Mic choices are often made on the basis of cost, habit, familiarity, reputation, and even snobbery as much as by critical (blind) listening of all the options out there, so it is hard for a new manufacturer to establish itself. In this case, Rycote is helped by having such a long-established reputation as a maker of mic windshields and suspensions. The folks at Stroud would hardly risk that reputation on some mediocre mics, but, nonetheless, I have been slightly surprised by how good the mics all sound. As have those others – from professional sound-recording perspectives – who have kindly helped with parts of my testing. Perhaps the surprise is to some degree a consequence of the pricing – significantly below many of the established professional SDC mics made by the likes of Schoeps and Sennheiser. The two parts of these tests, covering the supercardioid, cardioid and, in this second post, the omni mics from Rycote have hopefully provided the reader with an idea of the three new mics. As I said in the conclusions to part one, these mics are a great follow-up to the HC-15 and HC-22 shotgun mics (for which see my initial review and subsequent field recording tests). All five mics merit consideration by anyone planning to buy mics in the mid range to professional categories, especially if low self-noise, a consistent sound across different polar patterns, and, indeed, availability of a range of different polar patterns are desirable. The last point is interesting: I have no inside knowledge of what is planned in terms of any future mics at Rycote, but the closing comment from Steve Phillips (Innovation Manager at Rycote) in a video about the SC-08, CA-08 and OM-08 is a tantalizing ‘I’m sure there is more to come’. Some might hope that means a wide cardioid, but, above all, I’d love to see a fig 8 mic added to the series with decent self-noise and at this price point: that would really round out the family and make the Rycotes even more serious contenders! In the meantime, I’d recommend that you try and give the mics a listen and see what you make of them too.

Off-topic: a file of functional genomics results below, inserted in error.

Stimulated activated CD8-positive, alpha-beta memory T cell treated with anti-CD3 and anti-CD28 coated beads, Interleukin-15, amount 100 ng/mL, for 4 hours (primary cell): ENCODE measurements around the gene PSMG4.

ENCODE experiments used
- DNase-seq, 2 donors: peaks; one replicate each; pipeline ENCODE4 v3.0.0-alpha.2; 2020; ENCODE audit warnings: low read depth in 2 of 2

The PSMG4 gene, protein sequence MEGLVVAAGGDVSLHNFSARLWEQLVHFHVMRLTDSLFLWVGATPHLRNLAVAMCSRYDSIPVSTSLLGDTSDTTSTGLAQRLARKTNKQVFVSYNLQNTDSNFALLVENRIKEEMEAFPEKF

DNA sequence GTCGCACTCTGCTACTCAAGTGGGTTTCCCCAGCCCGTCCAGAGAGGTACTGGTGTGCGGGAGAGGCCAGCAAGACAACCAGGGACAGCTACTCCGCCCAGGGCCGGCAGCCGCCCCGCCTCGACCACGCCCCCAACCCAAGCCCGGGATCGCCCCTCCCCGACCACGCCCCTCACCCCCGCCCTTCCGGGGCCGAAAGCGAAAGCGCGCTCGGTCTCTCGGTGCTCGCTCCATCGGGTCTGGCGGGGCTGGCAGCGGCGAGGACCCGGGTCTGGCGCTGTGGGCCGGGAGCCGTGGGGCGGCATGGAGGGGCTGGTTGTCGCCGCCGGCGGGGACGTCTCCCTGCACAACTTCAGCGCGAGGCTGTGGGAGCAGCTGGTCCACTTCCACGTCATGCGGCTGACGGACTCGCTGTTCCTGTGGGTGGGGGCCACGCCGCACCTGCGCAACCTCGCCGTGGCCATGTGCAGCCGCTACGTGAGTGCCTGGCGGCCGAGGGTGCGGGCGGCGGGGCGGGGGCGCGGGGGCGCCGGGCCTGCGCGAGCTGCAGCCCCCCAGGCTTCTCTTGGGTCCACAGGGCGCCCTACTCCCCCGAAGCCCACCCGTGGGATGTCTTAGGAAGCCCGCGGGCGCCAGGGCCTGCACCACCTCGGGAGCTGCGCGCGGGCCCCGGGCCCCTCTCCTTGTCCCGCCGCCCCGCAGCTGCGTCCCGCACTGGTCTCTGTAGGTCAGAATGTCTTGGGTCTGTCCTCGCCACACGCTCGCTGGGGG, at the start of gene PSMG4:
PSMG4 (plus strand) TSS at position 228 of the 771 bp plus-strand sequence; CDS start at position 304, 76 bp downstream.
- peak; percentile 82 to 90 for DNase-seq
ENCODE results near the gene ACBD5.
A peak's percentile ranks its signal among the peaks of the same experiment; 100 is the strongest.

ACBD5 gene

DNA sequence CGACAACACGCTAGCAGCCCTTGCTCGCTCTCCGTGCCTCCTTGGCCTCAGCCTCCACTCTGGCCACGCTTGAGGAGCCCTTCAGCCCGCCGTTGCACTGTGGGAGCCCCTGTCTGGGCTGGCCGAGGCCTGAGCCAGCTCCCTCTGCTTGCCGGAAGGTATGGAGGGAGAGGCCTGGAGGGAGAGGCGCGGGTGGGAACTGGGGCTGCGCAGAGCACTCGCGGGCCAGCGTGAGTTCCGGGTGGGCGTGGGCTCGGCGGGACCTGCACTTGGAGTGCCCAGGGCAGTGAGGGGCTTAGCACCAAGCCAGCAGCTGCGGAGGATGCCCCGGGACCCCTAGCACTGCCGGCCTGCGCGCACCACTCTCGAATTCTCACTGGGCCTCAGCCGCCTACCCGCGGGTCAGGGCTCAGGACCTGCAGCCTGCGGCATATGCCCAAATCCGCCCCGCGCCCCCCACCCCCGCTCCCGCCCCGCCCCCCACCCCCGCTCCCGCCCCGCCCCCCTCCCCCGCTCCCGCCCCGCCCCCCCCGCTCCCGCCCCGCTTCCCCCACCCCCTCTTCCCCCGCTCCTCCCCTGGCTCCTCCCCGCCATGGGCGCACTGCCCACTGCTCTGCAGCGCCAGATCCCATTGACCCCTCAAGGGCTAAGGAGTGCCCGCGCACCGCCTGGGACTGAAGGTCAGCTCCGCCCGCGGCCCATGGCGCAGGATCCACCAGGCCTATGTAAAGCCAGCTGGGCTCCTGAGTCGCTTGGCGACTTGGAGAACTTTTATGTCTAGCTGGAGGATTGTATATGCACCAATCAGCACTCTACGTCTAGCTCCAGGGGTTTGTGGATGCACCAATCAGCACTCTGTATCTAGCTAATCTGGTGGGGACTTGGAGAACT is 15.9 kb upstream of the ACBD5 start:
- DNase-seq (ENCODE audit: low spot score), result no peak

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  • Reply R. N. December 2, 2022 at 1:47 am

    I would really love to see a figure-8 mic from rycote so we can utilise some of the offerings in different configurations like MS and maybe even a DMS set up that we can put together with a Rycote cyclone.

  • Reply Kevin Luce March 23, 2023 at 7:59 pm

    Hi Roland,

    Very interesting review, especially since I never heard about these 3 new appealing mics from Rycote before !